The requirement for the Executive Branch to issue a National Security Strategy (NSS) arose from the 1986 Goldwater-Nichols Act.
Its purpose is to set forth what the President’s vision is concerning the advancement of our national security interests and building international order based on various security, economic, and political strategies. It is a framework document to begin discussions with Congress to reach a consensus and establish priorities. Effectively done, it enables the President to design a successful foreign policy to deal with “our adversaries, our allies, and our nation’s future.”
Quickly noticeable is the focus taken by the two reports. Obama’s was lightweight, weighing in at 29 pages and roughly 13,600+ words. Trump’s was much more detailed in identifying threats, generating a 55-page, 20,300+ word document. Obama’s NSS left us with the impression there was not a whole lot in the world to worry about; not so with Trump’s.
Obama’s NSS made clear the administration would address no link between terrorism and Islam. He declared, “In all our efforts, we aim to draw a stark contrast between what we stand for and the heinous deeds of terrorists. We reject the lie that America and its allies are at war with Islam.”
The one and only time Obama used the word “Islam” or a derivative thereof in his NSS was the reference above – and that was only to deny any linkage. Trump’s NSS made clear the link exists, stating, “Radical Islamist terror groups were flourishing” when he came into office. The word “Islam” or a derivative thereof to describe terrorism and other activities appears nine times.
Another noticeable difference between the two presidential strategies is the use of the word “jihad.” As jihadis continue to commit acts of terrorism around the globe, Obama’s NSS refused to mention the word even once, placing responsibility for terrorism on the nebulous “violent extremist.” Trump’s NSS used the word “jihad” or a derivative of it 31 times to ensure the reader clearly understands the threat we face.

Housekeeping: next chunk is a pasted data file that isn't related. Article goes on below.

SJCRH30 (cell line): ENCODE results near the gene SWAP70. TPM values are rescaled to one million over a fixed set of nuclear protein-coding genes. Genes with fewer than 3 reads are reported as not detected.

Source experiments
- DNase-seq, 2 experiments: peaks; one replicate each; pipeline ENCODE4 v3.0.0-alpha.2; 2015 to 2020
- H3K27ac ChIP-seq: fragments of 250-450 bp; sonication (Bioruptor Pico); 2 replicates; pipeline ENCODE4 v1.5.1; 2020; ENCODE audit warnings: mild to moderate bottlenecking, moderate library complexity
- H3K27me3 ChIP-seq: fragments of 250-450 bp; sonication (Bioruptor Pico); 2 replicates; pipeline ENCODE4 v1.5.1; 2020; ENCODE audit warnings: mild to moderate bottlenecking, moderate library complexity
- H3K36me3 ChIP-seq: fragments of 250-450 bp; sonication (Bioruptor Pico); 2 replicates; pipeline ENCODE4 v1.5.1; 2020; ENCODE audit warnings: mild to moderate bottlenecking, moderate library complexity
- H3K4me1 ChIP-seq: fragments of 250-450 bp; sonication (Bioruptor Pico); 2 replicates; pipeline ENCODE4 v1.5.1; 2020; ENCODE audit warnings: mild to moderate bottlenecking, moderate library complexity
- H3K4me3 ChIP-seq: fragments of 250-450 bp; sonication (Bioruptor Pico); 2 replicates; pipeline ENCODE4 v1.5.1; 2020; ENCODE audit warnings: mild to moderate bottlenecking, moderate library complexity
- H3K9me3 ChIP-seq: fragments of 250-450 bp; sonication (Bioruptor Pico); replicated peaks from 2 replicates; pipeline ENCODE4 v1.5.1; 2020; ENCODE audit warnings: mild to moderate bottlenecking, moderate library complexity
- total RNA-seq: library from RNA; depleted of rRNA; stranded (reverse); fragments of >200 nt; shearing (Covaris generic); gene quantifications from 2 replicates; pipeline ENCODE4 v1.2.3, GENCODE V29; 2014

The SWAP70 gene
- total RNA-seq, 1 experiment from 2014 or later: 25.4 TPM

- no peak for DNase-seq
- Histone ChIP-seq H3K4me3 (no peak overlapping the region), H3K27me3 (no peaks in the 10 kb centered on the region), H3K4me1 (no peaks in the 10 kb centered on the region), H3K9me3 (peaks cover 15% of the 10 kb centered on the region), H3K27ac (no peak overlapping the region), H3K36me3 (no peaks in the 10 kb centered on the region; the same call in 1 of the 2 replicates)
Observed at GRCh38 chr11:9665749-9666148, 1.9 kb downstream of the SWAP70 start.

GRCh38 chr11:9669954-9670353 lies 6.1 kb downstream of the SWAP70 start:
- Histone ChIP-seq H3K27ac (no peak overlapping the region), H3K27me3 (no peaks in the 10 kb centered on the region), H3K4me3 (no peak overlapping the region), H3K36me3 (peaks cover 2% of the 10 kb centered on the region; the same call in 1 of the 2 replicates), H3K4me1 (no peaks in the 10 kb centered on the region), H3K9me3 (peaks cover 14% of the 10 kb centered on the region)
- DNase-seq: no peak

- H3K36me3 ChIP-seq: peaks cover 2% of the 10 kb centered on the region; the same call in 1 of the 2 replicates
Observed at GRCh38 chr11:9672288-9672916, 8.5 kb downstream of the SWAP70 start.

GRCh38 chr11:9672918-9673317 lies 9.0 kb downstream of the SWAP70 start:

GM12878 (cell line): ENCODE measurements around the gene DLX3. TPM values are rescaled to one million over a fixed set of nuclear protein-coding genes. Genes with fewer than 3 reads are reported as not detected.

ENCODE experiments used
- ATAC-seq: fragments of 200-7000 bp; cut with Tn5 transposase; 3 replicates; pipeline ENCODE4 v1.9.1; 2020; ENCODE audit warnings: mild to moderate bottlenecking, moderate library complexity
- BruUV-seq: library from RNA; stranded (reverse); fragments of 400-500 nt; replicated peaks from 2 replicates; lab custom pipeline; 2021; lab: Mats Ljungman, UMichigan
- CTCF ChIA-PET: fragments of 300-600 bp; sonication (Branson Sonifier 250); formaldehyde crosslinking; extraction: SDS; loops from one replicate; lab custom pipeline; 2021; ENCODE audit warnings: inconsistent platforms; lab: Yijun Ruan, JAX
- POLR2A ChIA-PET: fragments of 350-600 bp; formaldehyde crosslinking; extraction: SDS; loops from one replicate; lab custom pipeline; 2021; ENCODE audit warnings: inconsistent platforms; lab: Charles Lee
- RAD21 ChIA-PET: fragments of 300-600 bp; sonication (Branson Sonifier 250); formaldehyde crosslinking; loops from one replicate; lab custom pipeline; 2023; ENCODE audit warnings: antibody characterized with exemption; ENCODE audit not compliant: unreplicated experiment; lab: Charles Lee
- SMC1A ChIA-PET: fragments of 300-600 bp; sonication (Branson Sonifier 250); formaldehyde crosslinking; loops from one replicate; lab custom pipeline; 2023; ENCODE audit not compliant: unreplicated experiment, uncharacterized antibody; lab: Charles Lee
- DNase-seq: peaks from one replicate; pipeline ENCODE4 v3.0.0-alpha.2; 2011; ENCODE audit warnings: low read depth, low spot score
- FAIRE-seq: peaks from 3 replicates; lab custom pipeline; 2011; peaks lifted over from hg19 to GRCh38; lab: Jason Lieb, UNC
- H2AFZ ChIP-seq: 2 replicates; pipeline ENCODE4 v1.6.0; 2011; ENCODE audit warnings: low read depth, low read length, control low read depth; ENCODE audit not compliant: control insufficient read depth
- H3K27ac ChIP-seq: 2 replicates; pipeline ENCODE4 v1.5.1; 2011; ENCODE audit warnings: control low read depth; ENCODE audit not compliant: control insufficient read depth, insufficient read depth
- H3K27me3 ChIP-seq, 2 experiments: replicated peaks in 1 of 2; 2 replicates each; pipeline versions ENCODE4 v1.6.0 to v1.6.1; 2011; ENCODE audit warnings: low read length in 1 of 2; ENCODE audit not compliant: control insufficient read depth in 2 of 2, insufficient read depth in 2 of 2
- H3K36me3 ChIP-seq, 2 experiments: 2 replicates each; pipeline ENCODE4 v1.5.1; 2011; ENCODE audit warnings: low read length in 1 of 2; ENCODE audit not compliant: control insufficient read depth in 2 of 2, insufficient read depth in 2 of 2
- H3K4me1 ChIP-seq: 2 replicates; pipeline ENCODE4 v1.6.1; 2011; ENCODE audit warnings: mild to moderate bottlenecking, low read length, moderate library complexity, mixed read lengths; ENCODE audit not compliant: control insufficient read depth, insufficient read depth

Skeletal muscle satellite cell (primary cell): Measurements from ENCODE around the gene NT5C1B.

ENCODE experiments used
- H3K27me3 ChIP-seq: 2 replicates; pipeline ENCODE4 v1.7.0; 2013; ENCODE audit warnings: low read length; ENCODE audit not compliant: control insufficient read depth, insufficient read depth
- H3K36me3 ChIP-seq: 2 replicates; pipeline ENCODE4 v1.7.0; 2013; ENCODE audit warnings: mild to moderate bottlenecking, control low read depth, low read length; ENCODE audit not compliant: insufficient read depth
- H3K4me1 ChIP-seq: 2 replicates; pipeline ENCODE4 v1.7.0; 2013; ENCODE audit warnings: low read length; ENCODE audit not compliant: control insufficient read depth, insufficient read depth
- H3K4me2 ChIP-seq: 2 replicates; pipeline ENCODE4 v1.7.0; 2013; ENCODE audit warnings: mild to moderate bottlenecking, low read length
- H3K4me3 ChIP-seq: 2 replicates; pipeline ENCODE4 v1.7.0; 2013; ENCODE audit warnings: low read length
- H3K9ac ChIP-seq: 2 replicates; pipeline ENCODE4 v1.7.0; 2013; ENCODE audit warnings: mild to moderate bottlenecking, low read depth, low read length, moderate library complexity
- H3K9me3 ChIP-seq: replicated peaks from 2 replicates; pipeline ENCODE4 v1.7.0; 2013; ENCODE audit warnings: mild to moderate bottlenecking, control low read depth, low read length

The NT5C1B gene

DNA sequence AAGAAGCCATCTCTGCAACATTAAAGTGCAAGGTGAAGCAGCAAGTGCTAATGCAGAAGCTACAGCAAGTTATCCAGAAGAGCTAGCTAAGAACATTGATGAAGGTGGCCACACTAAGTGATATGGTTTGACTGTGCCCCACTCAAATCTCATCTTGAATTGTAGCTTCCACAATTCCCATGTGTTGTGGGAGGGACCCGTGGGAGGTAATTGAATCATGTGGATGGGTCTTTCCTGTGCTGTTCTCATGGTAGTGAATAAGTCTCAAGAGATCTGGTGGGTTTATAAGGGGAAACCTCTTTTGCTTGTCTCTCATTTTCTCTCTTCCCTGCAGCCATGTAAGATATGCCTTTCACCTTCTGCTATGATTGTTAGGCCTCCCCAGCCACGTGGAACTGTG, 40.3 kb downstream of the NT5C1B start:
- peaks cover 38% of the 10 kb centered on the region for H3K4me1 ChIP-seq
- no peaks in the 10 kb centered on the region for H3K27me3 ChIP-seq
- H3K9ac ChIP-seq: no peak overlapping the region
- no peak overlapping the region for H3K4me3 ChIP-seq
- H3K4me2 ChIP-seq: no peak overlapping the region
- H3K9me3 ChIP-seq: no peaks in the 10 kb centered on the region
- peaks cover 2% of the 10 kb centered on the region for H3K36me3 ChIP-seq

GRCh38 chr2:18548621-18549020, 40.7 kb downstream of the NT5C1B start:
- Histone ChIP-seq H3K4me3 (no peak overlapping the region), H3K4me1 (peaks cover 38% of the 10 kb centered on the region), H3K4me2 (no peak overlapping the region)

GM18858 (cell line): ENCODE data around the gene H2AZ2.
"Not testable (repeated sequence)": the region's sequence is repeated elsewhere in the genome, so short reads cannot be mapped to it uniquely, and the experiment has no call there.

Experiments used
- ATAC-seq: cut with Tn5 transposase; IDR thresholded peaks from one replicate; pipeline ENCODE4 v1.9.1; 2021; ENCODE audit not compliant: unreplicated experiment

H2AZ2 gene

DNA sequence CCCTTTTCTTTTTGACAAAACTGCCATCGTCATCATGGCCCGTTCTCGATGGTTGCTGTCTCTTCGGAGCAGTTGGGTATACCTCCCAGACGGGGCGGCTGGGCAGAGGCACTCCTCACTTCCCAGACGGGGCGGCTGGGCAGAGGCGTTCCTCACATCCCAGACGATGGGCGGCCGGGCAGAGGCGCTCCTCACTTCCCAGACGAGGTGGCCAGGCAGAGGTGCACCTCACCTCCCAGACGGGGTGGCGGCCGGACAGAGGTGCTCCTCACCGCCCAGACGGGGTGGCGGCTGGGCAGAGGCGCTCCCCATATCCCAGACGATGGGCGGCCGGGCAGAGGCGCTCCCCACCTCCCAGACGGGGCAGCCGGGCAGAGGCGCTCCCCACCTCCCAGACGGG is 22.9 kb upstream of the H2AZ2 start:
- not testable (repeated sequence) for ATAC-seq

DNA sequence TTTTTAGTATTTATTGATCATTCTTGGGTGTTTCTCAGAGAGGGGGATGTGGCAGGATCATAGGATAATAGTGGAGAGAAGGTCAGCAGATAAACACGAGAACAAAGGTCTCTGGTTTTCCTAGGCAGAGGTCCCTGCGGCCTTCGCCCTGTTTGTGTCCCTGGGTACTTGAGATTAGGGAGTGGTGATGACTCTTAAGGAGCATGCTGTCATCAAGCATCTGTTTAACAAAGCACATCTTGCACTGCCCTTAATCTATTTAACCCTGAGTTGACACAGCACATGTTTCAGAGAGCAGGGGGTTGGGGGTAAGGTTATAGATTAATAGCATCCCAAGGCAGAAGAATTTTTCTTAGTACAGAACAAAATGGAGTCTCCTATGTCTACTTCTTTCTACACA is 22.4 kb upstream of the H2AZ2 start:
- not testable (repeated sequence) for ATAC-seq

Also in the lexicon of threat terms Obama refused to use, but Trump does not, is a reference to an attack that can destroy our electrical grid system, potentially killing 90 percent of all Americans. It is known as an “Electromagnetic Pulse” (EMP) attack. It can be created one of two ways: either naturally by a major solar storm hitting the Earth, or manmade by a nuclear airburst, such as one North Korea may be capable of launching.
Trump’s NSS addresses “the vulnerability of U.S. critical infrastructure to cyber, physical, and electromagnetic attacks.” An EMP attack was a frightening reality all during Obama’s tenure but was never flagged as such. North Korea’s threat to use EMP drives this reality home.
Interestingly, many nations with which Obama’s foreign policy sought to nurture better relations through outrageous agreements and/or a policy of appeasement are now targeted as strategic concerns by Trump.
Under “A Competitive World” in his NSS, Trump puts the world on notice: